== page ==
In obedience with an order from the Adjutant-General, an election was held for officers. The incumbent officers were elected unanimously, namely: M. F. Sylvia, Captain; D. M. Barrows, First Lieutenant; J.W. Whitson, Second Lieutenant.

From that date, June 13th, 1918, the company has drilled regularly every Thursday night at the Armory, and on each Tuesday night there has been a well-attended non-commissioned officers' school. The drills have covered every phase of close order formation, including the squad, platoon, company and battalion. There have been extensive drills in open order, and with their German military rifles, the company has been second to none in the manual of arms. On two occasions the company has participated in field training in extended order and maneuvers at the Polo Grounds, Burlingame.

On Memorial Day and on Independence Day the company participated in the parades held locally. The marching of the company was one of the features of the night parade, which opened the Fourth Liberty Loan drive. On August 6th the entire battalion, including the 87th Company, acted as an escort of honor to Governor Stephens. Adjutant-General Borree inspected and addressed the battalion on August 22nd.

In the non-commissioned officers' school the following subjects have been studied intensively: Infantry Drill Regulations, through the School of the Battalion, Interior Guard Manual, including Guard Mounting, Small Arms Firing Regulations, with sighting and aiming drills, Military Law, and a portion of Military Map Reading and Sketching. The school has been open to all privates who wished to attend, as well as to non-commissioned officers, and many of them availed themselves of the privilege. The course in Military Law was given by First Sergeant N. D. Cook, a prominent member of the local bar.

On October 24th, orders were received from the Adjutant-General suspending all meetings during the influenza epidemic. Drills were again resumed November 21st. In the meantime, an order was issued from the office of the Adjutant-General, changing the name of the California Home Guard to the California Military Reserve.

The company can surely be proud of the record which it has established during its year of life. As far as can he ascertained, more men have gone from the 87th Company into Officers' Training Camps than from any similar organization in the State. Every man who has attended the drills and school realizes the benefit which he has received. Men who have gone into active service from the ranks of the company have been made non-commissioned officers almost immediately, and have written back to those remaining behind of the great good which the intensive training received under the officers of the 87th Company has done them. And last, but not least the members of the company feel that lasting friendships have been formed which should not be broken. The esprit de corps of the company under all difficulties has been remarkable. This has been due in part to the spirit of patriotism which imbued all of the men, and partly to their confidence in the military training and knowledge of the officers. The non-commissioned officers who, with few exceptions had no military knowledge previously, were of wonderful assistance in keeping the organization in proper shape. Sergeant Patterson and Private Beaumont, to mention only two of many deserving of credit, gave largely of their time, ability and influence to the growth of the company. The 87th Company has succeeded only because each and every man has done a little more than his share.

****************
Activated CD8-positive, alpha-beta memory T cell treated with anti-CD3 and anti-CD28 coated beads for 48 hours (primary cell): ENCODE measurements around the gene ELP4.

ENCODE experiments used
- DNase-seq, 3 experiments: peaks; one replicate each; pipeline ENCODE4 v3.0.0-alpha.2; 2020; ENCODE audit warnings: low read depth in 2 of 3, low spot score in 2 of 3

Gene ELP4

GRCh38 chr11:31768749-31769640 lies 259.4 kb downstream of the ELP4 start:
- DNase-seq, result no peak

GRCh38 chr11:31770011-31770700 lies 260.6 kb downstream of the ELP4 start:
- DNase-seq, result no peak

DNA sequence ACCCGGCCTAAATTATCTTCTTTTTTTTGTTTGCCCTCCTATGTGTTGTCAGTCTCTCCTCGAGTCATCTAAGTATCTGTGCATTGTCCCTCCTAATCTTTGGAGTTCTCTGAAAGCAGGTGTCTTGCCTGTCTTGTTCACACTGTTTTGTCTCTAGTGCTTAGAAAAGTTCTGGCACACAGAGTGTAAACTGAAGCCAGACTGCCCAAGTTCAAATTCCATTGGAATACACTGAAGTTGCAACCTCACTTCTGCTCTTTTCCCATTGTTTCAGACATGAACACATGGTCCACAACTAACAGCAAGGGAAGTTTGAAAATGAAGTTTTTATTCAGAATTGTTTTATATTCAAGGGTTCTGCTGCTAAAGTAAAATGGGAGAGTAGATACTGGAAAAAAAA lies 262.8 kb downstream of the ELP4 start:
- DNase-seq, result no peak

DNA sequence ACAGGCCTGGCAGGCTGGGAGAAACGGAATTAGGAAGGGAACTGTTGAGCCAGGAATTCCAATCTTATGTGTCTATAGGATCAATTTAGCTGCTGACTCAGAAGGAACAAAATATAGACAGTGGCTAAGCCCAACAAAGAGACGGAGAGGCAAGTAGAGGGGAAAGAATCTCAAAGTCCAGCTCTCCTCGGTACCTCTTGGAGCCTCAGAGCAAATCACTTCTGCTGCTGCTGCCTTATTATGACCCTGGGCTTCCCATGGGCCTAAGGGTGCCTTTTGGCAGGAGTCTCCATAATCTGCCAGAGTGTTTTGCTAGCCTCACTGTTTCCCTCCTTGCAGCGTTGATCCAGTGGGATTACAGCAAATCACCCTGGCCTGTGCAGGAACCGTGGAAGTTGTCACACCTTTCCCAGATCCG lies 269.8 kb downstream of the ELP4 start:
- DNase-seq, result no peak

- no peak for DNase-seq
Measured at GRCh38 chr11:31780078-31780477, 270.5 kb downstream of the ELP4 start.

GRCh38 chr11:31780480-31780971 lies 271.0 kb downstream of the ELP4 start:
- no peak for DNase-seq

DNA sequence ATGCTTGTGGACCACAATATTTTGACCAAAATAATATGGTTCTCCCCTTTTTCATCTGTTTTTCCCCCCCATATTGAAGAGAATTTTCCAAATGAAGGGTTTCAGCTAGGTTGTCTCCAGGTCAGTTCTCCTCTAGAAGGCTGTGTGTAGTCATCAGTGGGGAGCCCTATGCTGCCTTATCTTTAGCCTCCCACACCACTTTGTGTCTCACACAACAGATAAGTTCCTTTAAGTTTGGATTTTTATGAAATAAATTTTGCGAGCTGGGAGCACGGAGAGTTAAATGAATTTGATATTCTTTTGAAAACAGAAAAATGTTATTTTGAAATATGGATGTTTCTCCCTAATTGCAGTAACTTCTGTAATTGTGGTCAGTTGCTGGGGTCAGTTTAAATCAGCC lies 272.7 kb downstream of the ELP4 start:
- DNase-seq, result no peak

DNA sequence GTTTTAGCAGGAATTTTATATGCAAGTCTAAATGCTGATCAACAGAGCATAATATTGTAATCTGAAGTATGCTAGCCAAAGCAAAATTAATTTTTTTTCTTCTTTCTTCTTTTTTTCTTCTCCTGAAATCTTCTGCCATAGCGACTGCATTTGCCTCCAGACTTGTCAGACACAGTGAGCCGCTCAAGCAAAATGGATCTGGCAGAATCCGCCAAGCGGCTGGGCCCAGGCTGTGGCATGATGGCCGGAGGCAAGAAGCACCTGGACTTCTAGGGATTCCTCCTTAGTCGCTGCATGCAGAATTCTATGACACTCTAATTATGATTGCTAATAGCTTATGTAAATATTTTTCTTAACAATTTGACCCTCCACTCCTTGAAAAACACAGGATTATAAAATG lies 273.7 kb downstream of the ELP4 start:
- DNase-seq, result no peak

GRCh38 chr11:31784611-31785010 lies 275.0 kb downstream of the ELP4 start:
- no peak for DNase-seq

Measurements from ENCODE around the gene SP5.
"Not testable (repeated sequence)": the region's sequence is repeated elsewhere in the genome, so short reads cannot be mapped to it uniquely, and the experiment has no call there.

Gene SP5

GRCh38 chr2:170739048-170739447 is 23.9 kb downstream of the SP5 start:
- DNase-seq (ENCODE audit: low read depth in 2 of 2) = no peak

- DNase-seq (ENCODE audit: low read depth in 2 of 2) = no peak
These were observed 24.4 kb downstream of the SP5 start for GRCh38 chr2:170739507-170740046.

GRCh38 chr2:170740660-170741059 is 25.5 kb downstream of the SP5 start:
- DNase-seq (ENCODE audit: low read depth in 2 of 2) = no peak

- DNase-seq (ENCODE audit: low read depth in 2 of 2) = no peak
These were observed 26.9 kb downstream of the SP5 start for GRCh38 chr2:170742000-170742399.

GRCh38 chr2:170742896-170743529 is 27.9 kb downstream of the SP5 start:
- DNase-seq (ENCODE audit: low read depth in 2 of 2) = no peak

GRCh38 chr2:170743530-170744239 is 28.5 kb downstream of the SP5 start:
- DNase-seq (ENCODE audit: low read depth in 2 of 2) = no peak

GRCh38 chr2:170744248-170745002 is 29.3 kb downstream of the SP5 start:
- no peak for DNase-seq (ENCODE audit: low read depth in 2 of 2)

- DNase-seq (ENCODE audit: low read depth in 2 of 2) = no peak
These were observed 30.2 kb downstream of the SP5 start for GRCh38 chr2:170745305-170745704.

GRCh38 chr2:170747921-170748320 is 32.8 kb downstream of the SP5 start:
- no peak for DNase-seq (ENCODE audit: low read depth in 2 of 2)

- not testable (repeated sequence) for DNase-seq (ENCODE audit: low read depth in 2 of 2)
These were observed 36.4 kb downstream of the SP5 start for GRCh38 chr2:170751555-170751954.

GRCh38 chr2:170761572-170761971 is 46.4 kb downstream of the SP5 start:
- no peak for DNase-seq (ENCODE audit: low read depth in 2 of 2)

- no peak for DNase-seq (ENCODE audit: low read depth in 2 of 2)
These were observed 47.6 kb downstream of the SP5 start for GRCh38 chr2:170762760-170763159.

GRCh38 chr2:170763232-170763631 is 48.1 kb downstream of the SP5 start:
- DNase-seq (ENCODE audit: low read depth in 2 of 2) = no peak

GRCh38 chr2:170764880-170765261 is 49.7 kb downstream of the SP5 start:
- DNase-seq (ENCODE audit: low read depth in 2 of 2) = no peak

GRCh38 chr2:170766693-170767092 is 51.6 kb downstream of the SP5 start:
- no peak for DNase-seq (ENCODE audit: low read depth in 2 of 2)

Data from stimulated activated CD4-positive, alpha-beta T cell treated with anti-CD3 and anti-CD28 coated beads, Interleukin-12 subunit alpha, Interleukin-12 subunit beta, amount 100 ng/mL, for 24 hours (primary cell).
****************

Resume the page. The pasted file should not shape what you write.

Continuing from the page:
A few words regarding the officers of the company would net be out of place.

Captain M.F. Sylva

This sterling officer was the organizer of the 87th Company. After volunteering his services four different times during the World's War, he felt that some use could be made of his knowledge in training men to bear arms for their country. Surely those who know the record of the 87th Company feel that Capt. Sylva rendered his country valuable service. His military experience follows:

Enlisted August 1st, 1903, in Company C, 2nd Infantry, N.G.C. On November 14th, 1903, he enlisted in the 61st Company, C.A.C., U.S. Army. He held ratings as Second-class Gunner, First-class Gunner, and Gun Commander. In marksmanship he qualified in Special Course "A." He received his warrant as Corporal February 24th, 1905, and Sergeant September 13th, 1905. He was in charge of patrols in the Presidio Heights District during the catastrophe of April, 1906, and his work was so satisfactory that the residents of that district appealed to General Greely to have him remain for a longer period. On November 13th, 1906, he was honorably discharged with excellent character. On December 1st, 1906, he again enlisted in Company G, 2nd Infantry, N.G.C. as Sergeant, and was discharged on account of removal, March 1st, 1907. On July 28th, 1909, he enlisted as First Sergeant of the 7th Company, C.A.C., N.G.C. He was so popular with the company that, notwithstanding his inability to be an active member, owing to outside duties, he was elected First Lieutenant. He was honorably discharged for removal, January 26th, 1912. After organizing the 5th Company, C.H.G., he was unanimously elected Captain, and was again unanimously elected to the same office on the reorganization of the company into the 87th Company.

First Lieutenant D.M. Barrows

A more efficient officer does not exist in the local military reserve companies. He has been of such tremendous assistance to Capt. Sylva in military training that a great deal of the credit is due him. The Captain has selected him several times as instructor in the School in Infantry Tactics, Map Work, and Small Arms Firing Manual, in which latter the Lieutenant excels, having a well-won Expert Rifleman's badge from the regular army.